• J. Chem. Theory Comp.: "Cluster-Based Approach Utilizing Optimally Tuned TD-DFT to Calculate Absorption Spectra of Organic Semiconductor Thin Films"

    L. Craciunescu, M. Asbach, S. Wirsing, S. Hammer, F. Unger, K. Broch, F. Schreiber, G. Witte, A. Dreuw, P. Tegeder, F. Fantuzzi, and B. Engels
    J. Chem. Theory Comp., 19, 24, 9369–9387 (2023),  • DOI: 10.1021/acs.jctc.3c01107

    The photophysics of organic semiconductor (OSC) thin films or crystals has garnered significant attention in recent years since a comprehensive theoretical understanding of the various processes occurring upon photoexcitation is crucial for assessing the efficiency of OSC materials. To date, research in this area has relied on methods using Frenkel–Holstein Hamiltonians, calculations of the GW-Bethe–Salpeter equation with periodic boundaries, or cluster-based approaches using quantum chemical methods, with each of the three approaches having distinct advantages and disadvantages. In this work, we introduce an optimally tuned, range-separated time-dependent density functional theory approach to accurately reproduce the total and polarization-resolved absorption spectra of pentacene, tetracene, and perylene thin films, all representative OSC materials. Our approach achieves excellent agreement with experimental data (mostly ≤0.1 eV) when combined with the utilization of clusters comprising multiple monomers and a standard polarizable continuum model to simulate the thin-film environment. Our protocol therefore addresses a major drawback of cluster-based approaches and makes them attractive tools for OSC investigations. Its key advantages include its independence from external, system-specific fitting parameters and its straightforward application with well-known quantum chemical program codes. It demonstrates how chemical intuition can help to reduce computational cost and still arrive at chemically meaningful and almost quantitative results.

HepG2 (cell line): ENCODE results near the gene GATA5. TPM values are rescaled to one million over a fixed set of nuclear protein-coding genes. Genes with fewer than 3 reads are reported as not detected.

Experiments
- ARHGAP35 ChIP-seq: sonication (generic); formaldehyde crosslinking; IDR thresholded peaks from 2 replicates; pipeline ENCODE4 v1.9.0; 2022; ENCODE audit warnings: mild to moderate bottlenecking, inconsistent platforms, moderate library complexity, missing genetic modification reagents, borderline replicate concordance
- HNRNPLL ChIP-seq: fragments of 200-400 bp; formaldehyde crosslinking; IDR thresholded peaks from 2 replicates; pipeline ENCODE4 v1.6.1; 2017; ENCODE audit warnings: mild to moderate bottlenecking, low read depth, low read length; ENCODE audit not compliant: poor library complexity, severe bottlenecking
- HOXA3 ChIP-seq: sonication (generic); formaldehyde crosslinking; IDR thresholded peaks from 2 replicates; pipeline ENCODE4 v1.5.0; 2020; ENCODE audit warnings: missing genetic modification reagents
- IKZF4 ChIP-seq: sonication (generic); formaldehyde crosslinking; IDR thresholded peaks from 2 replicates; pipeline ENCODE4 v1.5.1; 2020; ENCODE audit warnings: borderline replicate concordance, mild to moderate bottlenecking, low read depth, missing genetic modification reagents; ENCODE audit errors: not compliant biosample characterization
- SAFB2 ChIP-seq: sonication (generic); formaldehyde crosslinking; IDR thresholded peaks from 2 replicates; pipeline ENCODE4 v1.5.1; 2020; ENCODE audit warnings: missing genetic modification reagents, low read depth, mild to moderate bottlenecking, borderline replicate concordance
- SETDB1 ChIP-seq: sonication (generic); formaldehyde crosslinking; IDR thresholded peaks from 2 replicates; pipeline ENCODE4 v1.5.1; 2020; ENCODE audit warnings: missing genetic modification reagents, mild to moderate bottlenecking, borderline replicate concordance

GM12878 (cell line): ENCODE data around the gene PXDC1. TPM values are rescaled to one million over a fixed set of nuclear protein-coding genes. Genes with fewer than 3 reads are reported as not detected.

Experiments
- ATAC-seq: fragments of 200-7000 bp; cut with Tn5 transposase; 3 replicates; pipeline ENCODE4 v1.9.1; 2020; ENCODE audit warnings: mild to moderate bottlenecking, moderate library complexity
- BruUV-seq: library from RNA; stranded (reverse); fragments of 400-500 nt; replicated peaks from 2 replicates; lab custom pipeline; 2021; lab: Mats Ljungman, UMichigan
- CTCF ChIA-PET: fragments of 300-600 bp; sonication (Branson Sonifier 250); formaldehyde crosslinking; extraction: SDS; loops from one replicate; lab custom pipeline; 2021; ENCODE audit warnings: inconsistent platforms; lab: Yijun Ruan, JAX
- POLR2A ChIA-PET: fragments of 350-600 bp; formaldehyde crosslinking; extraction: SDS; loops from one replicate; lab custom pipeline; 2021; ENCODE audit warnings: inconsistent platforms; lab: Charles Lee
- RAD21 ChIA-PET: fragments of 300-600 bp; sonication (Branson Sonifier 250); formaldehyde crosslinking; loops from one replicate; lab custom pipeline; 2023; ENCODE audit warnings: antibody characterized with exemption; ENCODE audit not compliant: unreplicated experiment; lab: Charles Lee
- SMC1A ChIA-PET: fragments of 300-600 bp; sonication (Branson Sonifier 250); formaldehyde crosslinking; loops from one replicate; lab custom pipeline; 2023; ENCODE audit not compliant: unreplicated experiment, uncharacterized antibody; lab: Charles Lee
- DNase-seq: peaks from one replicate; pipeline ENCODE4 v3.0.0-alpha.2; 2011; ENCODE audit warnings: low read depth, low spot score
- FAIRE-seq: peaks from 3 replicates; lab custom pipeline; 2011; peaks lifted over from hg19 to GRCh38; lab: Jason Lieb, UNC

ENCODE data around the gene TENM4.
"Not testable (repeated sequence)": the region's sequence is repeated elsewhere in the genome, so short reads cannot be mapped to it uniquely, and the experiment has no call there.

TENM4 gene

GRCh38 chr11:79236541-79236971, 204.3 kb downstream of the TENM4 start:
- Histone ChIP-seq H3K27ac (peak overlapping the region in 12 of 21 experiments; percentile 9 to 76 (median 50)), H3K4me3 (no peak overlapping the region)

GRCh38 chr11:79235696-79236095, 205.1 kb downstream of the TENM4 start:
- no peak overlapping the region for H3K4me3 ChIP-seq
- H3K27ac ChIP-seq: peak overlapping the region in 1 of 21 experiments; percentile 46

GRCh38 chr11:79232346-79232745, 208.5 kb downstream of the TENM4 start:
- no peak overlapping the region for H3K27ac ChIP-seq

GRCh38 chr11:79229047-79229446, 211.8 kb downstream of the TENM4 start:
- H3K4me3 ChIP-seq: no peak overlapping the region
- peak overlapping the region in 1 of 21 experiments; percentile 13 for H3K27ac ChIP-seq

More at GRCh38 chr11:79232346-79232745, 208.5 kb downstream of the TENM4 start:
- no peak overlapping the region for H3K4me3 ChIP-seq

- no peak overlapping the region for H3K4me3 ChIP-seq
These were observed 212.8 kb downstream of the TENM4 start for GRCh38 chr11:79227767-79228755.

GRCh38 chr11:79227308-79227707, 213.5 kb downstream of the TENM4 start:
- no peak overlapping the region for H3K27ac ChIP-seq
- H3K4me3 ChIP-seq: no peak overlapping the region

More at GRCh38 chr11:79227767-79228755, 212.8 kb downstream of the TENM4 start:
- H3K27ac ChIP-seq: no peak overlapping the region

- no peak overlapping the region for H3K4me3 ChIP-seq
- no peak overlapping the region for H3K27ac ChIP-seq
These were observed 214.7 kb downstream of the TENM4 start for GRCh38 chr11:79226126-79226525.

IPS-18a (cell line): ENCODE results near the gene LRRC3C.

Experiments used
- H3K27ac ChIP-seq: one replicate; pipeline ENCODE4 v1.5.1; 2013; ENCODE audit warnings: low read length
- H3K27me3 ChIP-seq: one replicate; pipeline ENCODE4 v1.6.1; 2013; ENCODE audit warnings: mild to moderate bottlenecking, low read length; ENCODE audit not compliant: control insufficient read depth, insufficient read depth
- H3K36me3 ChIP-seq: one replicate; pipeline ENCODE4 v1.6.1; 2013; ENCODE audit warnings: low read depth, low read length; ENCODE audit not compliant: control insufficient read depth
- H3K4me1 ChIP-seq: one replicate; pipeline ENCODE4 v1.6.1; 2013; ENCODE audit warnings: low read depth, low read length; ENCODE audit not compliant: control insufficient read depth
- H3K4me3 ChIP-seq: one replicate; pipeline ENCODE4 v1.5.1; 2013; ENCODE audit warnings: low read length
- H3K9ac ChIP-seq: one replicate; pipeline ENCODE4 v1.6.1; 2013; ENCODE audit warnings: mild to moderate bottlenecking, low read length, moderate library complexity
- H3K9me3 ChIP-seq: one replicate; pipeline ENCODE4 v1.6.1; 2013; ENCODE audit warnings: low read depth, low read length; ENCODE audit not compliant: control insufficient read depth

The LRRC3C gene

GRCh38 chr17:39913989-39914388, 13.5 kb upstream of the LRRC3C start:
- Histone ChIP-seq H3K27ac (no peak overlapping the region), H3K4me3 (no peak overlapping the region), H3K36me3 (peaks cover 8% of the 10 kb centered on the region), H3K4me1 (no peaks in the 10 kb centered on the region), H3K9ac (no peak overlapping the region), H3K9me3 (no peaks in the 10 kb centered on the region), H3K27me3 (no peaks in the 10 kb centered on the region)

• NPJ 2D Mater. and Appl., "Optical signatures of Förster-induced energy transfer in organic/TMD heterostructures"

    J. J. P. Thompson , M. Gerhard, G. Witte and E. Malic
    npj 2d materials and applications, 7, 69 (2023) • DOI: 10.1038/s41699-023-00430-z

    Hybrid van der Waals heterostructures of organic semiconductors and transition metal dichalcogenides (TMDs) are promising candidates for various optoelectronic devices, such as solar cells and biosensors. Energy-transfer processes in these materials are crucial for the efficiency of such devices, yet they are poorly understood. In this work, we develop a fully microscopic theory describing the effect of the Förster interaction on exciton dynamics and optics in a WSe2/tetracene heterostack. We demonstrate that the differential absorption and time-resolved photoluminescence can be used to track the real-time evolution of excitons. We predict a strongly unidirectional energy transfer from the organic to the TMD layer. Furthermore, we explore the role temperature has in activating the Förster transfer and find a good agreement to previous experiments. Our results provide a blueprint to tune the light-harvesting efficiency through temperature, molecular orientation and interlayer separation in TMD/organic heterostructures.

  • ELECTRON. STRUCT., "Excitons in organic materials: revisiting old concepts with new insights"

    A. M. Valencia, D. Bischof, S. Anhäuser, M. Zeplichal, A. Terfort, G. Witte, C. Cocchi
    Electron. Struct. 5, 033003 (2023), • DOI: 10.1088/2516-1075/acf2d4